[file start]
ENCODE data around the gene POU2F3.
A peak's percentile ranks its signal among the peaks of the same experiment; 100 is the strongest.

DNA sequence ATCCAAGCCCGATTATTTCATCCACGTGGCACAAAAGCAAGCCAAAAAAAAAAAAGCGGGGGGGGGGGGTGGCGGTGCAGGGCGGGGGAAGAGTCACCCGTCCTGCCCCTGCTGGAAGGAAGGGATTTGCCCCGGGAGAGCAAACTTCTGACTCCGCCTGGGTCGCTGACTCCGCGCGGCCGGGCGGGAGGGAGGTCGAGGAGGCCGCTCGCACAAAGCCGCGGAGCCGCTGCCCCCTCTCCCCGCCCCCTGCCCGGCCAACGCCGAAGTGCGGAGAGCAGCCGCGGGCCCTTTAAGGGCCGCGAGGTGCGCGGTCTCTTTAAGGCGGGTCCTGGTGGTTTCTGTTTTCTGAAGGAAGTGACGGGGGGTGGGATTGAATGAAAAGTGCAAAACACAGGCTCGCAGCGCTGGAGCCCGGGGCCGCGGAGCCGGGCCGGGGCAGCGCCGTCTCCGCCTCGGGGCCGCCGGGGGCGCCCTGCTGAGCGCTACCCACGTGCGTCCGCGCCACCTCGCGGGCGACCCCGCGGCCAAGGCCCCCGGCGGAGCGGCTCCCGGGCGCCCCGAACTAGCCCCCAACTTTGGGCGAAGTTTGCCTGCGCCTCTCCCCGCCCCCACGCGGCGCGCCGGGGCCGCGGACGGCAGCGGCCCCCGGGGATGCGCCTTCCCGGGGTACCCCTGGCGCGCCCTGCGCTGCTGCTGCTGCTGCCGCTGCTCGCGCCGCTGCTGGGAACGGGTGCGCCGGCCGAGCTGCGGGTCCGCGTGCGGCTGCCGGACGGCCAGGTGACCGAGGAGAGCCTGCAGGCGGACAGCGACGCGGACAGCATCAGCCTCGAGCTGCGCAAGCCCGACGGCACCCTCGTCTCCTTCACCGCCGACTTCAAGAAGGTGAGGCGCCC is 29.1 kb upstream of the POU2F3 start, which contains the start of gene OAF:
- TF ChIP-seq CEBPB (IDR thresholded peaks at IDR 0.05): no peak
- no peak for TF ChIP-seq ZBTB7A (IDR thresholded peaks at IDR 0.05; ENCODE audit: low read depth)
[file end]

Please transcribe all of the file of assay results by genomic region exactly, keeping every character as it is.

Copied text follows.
ENCODE data around the gene POU2F3.
A peak's percentile ranks its signal among the peaks of the same experiment; 100 is the strongest.

DNA sequence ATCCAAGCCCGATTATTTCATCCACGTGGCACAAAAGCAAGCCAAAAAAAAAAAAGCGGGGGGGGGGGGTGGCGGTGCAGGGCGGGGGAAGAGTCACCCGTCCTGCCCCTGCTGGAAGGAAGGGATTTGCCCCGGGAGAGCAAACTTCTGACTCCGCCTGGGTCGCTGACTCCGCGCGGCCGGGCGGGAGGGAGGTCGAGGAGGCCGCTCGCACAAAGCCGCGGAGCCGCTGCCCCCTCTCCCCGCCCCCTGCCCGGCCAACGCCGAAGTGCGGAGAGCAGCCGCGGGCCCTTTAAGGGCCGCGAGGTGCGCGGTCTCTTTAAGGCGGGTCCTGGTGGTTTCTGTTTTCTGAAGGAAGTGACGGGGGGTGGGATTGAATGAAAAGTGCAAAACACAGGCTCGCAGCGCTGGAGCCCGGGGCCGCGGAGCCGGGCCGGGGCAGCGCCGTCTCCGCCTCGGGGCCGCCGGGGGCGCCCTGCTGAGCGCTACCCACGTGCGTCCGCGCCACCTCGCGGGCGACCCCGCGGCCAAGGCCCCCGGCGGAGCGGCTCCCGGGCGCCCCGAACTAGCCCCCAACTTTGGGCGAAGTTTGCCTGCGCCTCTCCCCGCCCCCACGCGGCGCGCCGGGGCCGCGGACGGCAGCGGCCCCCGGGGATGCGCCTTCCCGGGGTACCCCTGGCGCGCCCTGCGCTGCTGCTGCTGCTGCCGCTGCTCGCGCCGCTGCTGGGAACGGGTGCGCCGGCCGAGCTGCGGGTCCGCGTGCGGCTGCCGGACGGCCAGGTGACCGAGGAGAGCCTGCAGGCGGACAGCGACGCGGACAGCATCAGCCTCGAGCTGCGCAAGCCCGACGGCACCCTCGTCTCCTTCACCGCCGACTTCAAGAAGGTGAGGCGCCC is 29.1 kb upstream of the POU2F3 start, which contains the start of gene OAF:
- TF ChIP-seq CEBPB (IDR thresholded peaks at IDR 0.05): no peak
- no peak for TF ChIP-seq ZBTB7A (IDR thresholded peaks at IDR 0.05; ENCODE audit: low read depth)